Most modern music can be made with little more than a laptop and a collection of virtual instruments. The era of the home studio is in full swing, and it’s all thanks to MIDI. Controlling a vast array of synthesizers and samplers from a central computer, playing on stage with a bunch of controllers and instruments, and even sitting in the park creating music with headphones, a mini keyboard and an iPad is all made possible with MIDI.
You may not be able to hear MIDI, but with your Nura profile activated, you might be able to detect and understand the instruments that rely on MIDI in almost all of your favourite music. Is that triumphant brass section in Lil Nas X and Jack Harlow’s INDUSTRY BABY from a recording of real horns? Or is it a set of MIDI notes triggering sounds in a sampler? Pop on your Nuraphone, and we’ll find out how MIDI has changed music forever.
MIDI (Musical Instrument Digital Interface) is a protocol that has enabled countless producers, rockstars, composers, DJs and virtuosos to craft their masterpieces. Its primary function is to communicate data between computers, instruments, synthesizers, controllers, and more. You can draw in a melody on a computer, for example, and send it to an external synth that can play the notes in the melody.
Synth designer Dave Smith developed the protocol in 1982, wanting to play multiple synthesizers with just one keyboard. Humans only have one pair of hands, after all.
Once he’d developed the protocol and its hardware connectors, Smith needed to convince other synth manufacturers to implement MIDI, so that performers and producers could play all of their synths together, even if they were from different companies.
Smith, who owned Sequential Circuits, met with brands including Yamaha, Korg, Roland and Kawai, to persuade them to integrate MIDI into their instruments. In the end, he gave it away for free.
“We wanted something everyone could agree on, and then we wanted to give it away because we wanted to make sure it became universally adopted," Smith told NPR. "I don't even remember discussing much about the possibility of charging royalties or licensing fees. It was just assumed that we would give it away."
40 years later, it’s still the global standard for communication between instruments, with MIDI 2.0 arriving imminently.
MIDI essentially translates music into data for other devices. This means that if you press down middle C on a MIDI keyboard, the connected device – often a computer – will receive pitch, velocity, note length, and several more properties. You can then edit, copy, play or delete this data to create chords, transpose notes, and make other adjustments.
Digital Audio Workstations (DAWs) are particularly effective at viewing and editing MIDI. Check out Jacob Collier making MIDI art by playing the right note on his keyboard.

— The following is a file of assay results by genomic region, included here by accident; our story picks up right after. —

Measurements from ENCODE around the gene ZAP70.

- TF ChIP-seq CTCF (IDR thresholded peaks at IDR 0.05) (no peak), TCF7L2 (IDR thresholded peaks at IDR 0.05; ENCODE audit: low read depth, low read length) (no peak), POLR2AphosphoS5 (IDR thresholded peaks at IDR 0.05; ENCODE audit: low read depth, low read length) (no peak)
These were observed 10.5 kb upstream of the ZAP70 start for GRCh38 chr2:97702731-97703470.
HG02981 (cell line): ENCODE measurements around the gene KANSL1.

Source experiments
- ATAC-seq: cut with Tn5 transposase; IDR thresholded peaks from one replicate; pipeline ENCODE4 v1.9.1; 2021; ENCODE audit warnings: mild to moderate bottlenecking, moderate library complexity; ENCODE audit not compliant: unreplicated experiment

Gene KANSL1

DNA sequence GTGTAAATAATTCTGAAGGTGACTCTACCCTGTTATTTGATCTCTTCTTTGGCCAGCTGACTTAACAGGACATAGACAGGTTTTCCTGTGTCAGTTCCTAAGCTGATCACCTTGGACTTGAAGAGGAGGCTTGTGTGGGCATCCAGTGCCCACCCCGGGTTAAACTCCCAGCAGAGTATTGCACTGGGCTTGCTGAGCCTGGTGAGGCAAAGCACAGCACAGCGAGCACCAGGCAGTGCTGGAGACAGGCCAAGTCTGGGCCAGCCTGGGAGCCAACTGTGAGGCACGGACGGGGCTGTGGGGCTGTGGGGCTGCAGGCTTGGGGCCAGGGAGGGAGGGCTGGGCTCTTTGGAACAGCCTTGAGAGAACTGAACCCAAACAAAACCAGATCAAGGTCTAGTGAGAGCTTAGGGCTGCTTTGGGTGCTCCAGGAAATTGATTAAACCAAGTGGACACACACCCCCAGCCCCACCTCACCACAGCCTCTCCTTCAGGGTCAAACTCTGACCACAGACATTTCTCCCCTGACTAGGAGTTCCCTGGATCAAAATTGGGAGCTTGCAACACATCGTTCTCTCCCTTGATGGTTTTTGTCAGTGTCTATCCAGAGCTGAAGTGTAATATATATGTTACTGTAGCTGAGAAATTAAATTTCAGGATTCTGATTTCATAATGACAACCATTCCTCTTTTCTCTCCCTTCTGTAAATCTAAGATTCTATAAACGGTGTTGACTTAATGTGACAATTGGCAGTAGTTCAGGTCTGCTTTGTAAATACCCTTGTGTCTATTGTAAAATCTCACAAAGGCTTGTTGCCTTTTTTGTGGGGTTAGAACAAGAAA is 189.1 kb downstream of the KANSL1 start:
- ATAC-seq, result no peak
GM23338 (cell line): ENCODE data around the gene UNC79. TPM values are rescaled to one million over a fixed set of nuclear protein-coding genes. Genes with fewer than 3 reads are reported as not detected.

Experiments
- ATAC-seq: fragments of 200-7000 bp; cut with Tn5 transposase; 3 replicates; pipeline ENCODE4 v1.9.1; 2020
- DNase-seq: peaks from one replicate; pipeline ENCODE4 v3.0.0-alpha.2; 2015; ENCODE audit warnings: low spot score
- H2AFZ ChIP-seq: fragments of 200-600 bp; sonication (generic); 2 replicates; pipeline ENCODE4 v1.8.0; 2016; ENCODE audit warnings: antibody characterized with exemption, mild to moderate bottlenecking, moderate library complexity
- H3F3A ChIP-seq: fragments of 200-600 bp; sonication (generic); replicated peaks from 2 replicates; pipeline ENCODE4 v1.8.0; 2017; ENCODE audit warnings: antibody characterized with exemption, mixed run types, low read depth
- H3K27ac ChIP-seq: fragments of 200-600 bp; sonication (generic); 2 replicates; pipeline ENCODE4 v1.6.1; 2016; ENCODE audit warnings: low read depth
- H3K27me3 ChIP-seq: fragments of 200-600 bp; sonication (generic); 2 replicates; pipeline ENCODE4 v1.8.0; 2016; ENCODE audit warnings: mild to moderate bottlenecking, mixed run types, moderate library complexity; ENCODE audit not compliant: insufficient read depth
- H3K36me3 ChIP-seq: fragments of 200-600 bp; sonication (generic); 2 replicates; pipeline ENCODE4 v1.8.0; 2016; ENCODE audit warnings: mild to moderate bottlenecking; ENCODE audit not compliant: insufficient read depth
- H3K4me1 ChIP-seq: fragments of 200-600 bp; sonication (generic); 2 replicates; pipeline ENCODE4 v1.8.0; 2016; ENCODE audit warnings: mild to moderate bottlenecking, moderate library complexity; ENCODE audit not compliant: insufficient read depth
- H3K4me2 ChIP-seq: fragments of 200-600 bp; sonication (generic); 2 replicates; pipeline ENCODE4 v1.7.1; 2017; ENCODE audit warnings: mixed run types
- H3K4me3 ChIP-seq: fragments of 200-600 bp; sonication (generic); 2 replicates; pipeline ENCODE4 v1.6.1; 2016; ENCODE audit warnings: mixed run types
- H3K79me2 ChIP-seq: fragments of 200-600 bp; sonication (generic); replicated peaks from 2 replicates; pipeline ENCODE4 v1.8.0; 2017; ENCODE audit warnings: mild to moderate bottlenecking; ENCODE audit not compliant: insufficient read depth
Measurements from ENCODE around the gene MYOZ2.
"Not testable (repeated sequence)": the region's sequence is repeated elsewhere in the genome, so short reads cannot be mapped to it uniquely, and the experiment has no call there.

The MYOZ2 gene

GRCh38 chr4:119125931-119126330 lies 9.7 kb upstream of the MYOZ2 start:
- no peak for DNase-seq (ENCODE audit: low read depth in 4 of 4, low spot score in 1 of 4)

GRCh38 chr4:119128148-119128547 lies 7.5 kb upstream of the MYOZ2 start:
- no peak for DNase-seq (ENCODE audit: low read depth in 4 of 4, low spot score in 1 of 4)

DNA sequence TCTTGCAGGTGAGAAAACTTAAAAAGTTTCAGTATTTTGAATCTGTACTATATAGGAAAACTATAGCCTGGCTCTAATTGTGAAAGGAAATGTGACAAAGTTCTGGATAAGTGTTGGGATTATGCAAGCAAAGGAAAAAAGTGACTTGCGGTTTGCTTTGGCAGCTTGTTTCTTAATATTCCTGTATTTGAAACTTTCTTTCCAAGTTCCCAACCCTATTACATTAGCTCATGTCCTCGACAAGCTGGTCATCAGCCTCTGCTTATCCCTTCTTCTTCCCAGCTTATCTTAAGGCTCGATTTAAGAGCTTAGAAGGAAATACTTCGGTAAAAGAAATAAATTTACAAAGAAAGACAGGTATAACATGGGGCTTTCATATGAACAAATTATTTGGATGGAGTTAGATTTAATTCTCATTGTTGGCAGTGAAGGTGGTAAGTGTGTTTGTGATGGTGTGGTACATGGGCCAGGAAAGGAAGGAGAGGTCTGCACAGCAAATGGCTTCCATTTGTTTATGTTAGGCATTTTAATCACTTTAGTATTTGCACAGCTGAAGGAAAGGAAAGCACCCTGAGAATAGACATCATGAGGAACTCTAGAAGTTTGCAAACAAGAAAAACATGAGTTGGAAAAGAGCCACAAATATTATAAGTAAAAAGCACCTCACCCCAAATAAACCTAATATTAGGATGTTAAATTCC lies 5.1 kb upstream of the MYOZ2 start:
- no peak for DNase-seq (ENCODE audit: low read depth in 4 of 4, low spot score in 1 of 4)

It’s not just keyboards and synths that can communicate with MIDI; there are MIDI violins, guitars, electronic drums and plenty more instruments that are fluent in the protocol. With MIDI, you can connect your electric violin to a DAW and transform it into a thunderous, floor-shaking bass synth.
You can even use your laptop’s keyboard to input notes into a DAW and play virtual pianos, orchestras, chopped samples and virtual guitars, among countless other instruments.
Let’s take a look at MIDI in the hands of the pros.
In their Twitch streams, UK dance duo Disclosure breaks down the production techniques they employ in their music. If you’ve got your Nura device on, you’ll be able to hear in the clip below that the bass guitar in Disclosure’s remix of Doja Cat’s isn’t a real bass guitar. Instead, it’s a virtual instrument played using MIDI, along with various effects to apply a little more presence.
Guy Lawrence goes into a fair amount of detail, but the main takeaway from the video is that with the right amount of tweaking on MIDI notes and effects, you can transform digital software into a full-sounding bass guitar.
The incredibly talented TOKiMONSTA relies on MIDI, too. In this video for Guitar Center, she’s surrounded by MIDI-equipped gear as she walks us through her track, Rouge. She explains how she creates her drum grooves by triggering samples with MIDI notes. The bassline, synths, and guitar of Rouge are also mostly virtual instruments that run in her DAW, triggered by MIDI.
Producers often draw in MIDI notes on a grid to keep them in time. That’s why when listening to tracks like Joel Corry’s Sorry, each note in the piano’s chords start and stop at the exact same time. A real pianist would likely hit the notes at slightly different times, but a certain sense of urgency and energy is created when MIDI notes are making each chord play instantly. You’ll be able to feel that urgency with your NURAPHONE on, of course.
MIDI is also helping musical newcomers learn an instrument. Whether it’s the piano, drums, or the modern trend of finger drumming, MIDI is the impetus. For an idea of what finger drumming is, Jeremy Ellis’s video with Native Instruments is a fantastic example.
Companies such as Melodics use MIDI to teach you musical skills, with visual and audio feedback to let you know if you’re hitting the right notes. When you hook up a MIDI keyboard or controller, you can play the notes shown on-screen in time with the music and learn how to play some of your favourite songs.
In short, MIDI is everywhere in music. With an excellent pair of headphones and a keen ear, you might notice which instruments in a track are real and which sounds are created using MIDI. Be warned, though – some producers are so slick with their MIDI editing that you’ll have a hard time telling the difference at all.
If you have been inspired by this article and want to give MIDI keys a go, or if you're already a pro and just want to practice, you can now get 40 free lessons from Melodics on us when you sign up to NURANOW! Head here for more info.
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